Using Event Threat Detection

Review Event Threat Detection findings in the Security Command Center dashboard, and see examples of Event Threat Detection findings. Event Threat Detection is a built-in service for the Security Command Center Premium tier. To view Event Threat Detection findings, it must be enabled in Security Command Center Services settings.

The following video shows the steps to set up Event Threat Detection and provides information about how to use the dashboard. Learn more about viewing and managing Event Threat Detection findings in text later on this page.

Reviewing findings

After you enable Event Threat Detection and turn on logs for your organization, folders, and projects, Event Threat Detection generates findings.

You can view Event Threat Detection findings in Security Command Center. You can also view findings in Cloud Logging if you configured Security Command Center sinks to write logs to Google Cloud's operations suite. To generate a finding and verify your configuration, you can intentionally trigger a detector and test Event Threat Detection.

Event Threat Detection activation occurs within seconds. Detection latencies are generally less than 15 minutes from the time a log is written to when a finding is available in Security Command Center. For more information on latency, read Security Command Center latency overview.

Reviewing findings in Security Command Center

To review Event Threat Detection findings in Security Command Center:

  1. Go to the Security Command Center Findings tab in the Google Cloud Console.
    Go to the Findings tab
  2. Next to View by, click Source Type.
  3. In the Source type list, select Event Threat Detection.
  4. To view details about a specific finding, click the finding name under category. The finding details panel expands to display information including the following:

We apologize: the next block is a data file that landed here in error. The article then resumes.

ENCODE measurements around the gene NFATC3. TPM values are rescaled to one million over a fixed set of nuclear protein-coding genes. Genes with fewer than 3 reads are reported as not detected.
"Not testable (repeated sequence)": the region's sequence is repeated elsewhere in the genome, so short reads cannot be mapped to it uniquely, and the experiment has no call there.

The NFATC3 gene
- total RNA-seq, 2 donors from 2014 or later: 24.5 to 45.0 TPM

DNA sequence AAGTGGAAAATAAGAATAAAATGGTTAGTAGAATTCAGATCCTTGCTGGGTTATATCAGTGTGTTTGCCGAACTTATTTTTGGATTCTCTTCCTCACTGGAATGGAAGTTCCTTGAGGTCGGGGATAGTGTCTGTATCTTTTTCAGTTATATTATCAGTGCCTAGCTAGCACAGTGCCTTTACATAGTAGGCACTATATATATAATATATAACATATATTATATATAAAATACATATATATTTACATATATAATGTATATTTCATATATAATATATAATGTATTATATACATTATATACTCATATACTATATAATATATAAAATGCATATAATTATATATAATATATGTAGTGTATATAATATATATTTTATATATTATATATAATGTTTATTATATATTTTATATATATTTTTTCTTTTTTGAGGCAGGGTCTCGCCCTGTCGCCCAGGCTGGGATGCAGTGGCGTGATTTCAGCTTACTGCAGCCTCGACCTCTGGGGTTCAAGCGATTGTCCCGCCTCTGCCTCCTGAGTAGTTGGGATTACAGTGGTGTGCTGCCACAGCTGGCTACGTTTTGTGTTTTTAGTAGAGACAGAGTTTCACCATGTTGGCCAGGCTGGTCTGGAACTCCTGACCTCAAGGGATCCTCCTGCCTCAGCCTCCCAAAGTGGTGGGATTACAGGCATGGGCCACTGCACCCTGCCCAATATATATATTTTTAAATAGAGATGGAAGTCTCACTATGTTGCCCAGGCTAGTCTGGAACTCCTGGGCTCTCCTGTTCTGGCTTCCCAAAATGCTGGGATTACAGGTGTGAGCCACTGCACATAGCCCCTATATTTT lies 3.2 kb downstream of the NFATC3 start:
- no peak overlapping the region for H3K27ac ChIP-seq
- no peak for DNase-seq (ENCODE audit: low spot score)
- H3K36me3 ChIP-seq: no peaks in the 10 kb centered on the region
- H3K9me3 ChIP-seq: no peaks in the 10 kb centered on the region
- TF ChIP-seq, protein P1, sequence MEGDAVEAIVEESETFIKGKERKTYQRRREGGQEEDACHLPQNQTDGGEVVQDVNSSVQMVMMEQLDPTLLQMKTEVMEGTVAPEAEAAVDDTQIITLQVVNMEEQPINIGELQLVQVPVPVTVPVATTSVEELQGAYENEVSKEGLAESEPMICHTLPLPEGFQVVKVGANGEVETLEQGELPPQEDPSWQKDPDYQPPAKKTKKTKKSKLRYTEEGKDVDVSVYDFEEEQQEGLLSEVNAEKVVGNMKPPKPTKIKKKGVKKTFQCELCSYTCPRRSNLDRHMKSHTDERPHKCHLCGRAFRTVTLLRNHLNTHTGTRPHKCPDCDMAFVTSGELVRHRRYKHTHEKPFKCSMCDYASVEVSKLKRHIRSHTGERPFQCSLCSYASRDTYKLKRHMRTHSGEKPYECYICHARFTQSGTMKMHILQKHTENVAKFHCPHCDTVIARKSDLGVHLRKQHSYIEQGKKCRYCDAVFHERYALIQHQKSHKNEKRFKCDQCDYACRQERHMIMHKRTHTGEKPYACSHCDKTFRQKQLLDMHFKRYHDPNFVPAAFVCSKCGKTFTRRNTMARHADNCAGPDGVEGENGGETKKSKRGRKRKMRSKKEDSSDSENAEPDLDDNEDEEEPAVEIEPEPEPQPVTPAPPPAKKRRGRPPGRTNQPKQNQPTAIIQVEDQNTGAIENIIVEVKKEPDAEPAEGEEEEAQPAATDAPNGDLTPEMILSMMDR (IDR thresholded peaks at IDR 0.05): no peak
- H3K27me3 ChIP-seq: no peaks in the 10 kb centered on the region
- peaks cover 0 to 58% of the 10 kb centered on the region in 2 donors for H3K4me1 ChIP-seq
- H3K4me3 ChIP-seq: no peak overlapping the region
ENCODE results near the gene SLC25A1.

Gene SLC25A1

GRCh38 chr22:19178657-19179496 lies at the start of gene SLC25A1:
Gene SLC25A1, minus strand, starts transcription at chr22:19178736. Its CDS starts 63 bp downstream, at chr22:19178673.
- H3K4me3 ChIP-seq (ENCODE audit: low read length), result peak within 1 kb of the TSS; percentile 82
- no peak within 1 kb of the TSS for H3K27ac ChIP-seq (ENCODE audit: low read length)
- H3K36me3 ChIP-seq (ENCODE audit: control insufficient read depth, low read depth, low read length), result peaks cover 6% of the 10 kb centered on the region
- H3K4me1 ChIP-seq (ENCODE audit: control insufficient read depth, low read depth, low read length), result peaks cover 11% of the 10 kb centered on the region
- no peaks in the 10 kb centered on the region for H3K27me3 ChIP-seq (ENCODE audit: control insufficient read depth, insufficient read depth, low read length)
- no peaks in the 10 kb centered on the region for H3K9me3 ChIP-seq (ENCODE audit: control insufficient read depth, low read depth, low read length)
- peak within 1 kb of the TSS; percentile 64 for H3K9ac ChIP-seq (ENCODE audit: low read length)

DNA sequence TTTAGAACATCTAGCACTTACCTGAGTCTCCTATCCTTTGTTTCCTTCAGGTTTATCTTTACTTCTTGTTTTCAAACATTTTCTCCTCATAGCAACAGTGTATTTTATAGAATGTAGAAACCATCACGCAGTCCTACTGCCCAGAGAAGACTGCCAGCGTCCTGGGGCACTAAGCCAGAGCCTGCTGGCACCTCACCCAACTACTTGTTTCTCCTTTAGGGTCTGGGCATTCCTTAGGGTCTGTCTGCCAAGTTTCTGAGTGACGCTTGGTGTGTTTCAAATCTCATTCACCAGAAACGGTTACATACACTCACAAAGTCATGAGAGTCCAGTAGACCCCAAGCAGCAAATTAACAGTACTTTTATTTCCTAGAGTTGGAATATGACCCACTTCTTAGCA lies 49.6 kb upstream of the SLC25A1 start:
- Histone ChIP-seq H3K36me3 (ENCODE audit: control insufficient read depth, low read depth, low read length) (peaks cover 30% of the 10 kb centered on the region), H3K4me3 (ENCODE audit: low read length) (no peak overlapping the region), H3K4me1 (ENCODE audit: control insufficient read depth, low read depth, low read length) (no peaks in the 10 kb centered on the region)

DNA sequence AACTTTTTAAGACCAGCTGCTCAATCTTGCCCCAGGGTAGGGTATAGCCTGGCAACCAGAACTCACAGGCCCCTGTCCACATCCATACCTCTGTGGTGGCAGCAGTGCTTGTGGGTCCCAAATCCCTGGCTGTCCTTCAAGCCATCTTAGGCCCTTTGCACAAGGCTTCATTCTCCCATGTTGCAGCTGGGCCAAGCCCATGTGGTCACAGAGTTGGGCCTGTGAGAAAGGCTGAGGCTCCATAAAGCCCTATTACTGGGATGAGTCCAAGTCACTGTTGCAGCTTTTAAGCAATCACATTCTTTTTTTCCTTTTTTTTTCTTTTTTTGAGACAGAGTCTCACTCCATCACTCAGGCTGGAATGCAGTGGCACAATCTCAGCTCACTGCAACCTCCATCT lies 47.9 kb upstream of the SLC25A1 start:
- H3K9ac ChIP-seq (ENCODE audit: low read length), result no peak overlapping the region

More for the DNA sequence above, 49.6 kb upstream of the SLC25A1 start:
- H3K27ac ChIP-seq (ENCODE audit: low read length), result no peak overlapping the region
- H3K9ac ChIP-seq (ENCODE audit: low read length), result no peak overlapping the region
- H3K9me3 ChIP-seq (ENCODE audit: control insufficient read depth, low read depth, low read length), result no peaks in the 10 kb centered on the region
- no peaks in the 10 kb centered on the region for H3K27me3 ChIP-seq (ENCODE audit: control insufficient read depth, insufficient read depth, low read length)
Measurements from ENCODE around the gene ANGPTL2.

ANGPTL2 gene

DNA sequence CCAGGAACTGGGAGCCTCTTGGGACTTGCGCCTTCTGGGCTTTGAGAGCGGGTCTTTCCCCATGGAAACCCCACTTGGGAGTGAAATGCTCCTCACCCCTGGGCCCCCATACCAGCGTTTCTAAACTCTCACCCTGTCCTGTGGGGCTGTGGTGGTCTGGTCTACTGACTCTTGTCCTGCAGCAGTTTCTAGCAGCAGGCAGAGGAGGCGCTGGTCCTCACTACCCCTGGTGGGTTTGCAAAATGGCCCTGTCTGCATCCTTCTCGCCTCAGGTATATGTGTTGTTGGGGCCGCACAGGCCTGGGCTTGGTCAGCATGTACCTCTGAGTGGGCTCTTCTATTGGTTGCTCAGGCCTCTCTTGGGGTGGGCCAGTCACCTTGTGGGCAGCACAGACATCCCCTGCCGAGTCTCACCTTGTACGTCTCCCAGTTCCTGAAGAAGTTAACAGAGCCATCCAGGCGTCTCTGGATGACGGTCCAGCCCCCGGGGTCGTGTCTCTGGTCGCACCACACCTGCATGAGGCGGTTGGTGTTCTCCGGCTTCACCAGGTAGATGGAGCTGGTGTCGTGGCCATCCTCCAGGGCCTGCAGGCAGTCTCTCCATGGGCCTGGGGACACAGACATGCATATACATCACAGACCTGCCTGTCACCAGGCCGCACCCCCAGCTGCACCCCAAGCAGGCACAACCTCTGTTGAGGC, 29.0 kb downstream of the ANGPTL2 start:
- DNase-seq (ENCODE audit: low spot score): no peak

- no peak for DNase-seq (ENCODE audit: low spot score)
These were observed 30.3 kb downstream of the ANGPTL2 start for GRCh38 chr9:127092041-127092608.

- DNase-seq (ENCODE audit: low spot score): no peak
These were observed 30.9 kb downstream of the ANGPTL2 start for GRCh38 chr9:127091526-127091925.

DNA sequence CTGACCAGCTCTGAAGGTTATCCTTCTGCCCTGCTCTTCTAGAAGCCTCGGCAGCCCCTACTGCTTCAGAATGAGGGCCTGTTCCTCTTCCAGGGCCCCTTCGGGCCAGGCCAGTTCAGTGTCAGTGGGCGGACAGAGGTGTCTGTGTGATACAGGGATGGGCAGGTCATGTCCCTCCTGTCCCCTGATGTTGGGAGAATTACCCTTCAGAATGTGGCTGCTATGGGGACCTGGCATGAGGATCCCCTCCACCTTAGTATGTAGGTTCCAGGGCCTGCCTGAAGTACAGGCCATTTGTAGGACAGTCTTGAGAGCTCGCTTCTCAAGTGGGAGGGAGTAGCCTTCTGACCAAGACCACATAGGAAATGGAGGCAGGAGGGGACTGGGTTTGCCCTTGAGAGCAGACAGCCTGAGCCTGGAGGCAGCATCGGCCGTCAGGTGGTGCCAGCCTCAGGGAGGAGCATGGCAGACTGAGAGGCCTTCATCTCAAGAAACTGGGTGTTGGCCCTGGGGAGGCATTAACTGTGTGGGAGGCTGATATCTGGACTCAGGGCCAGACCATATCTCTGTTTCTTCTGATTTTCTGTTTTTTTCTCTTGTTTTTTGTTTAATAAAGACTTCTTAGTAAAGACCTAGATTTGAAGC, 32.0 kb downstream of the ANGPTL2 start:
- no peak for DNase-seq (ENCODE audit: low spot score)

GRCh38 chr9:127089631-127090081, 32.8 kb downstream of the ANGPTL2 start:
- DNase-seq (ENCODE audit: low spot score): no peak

• What the event was
    • When the event occurred
    • The source of the finding data
    • The detection priority, for example High
    • The actions taken, like adding an Identity and Access Management (IAM) role to a Gmail user
    • The user who took the action, listed next to properties_principalEmail
  5. To display all findings that were caused by the same user's actions:
    1. On the finding detail panel, copy the email address next to properties_principalEmail.
    2. Close the finding detail panel.
    3. In the Findings tab Filter box, enter sourceProperties.properties_principalEmail:user@domain, where user@domain is the email address you copied previously.

Security Command Center displays all findings that are associated with actions taken by the user you specified.

Viewing findings in Cloud Logging

To view Event Threat Detection findings in Cloud Logging:

  1. Go to the Logs Viewer page for Cloud Logging in the Cloud Console.
    Go to the Logs Viewer page
  2. On the Logs Viewer page, click Select, and then click the project where you are storing your Event Threat Detection logs.
  3. In the resource drop-down list, select Threat Detector.
    • To view findings from all detectors, select all detector_name.
    • To view findings from a specific detector, select its name.

Example findings

Example Event Threat Detection findings include the following:

Monitoring & Logging Description
Data exfiltration

Event Threat Detection detects data exfiltration from BigQuery by examining audit logs for two scenarios:

  • A resource is saved outside of your organization, or a copy operation is attempted that is blocked by VPC Service Controls.
  • An attempt is made to access BigQuery resources that are protected by VPC Service Controls.
Brute force SSH Event Threat Detection detects brute force of password authentication SSH by examining syslog logs for repeated failures followed by a success.
Cryptomining Event Threat Detection detects coin mining malware by examining VPC flow logs and Cloud DNS logs for connections to known bad domains for mining pools.
IAM abuse

Anomalous IAM grants: Event Threat Detection detects the addition of IAM grants that might be considered anomalous, like:

  • Adding a gmail.com user to a policy with the project editor role.
  • Inviting a gmail.com user as a project owner from the Google Cloud Console.
  • Service account granting sensitive permissions.
  • Custom role granted sensitive permissions.
  • Service account added from outside your organization.
Malware Event Threat Detection detects malware by examining VPC flow logs and Cloud DNS logs for connections to known command and control domains and IPs.
Phishing Event Threat Detection detects phishing by examining VPC flow logs and Cloud DNS logs for connections to known phishing domains and IPs.

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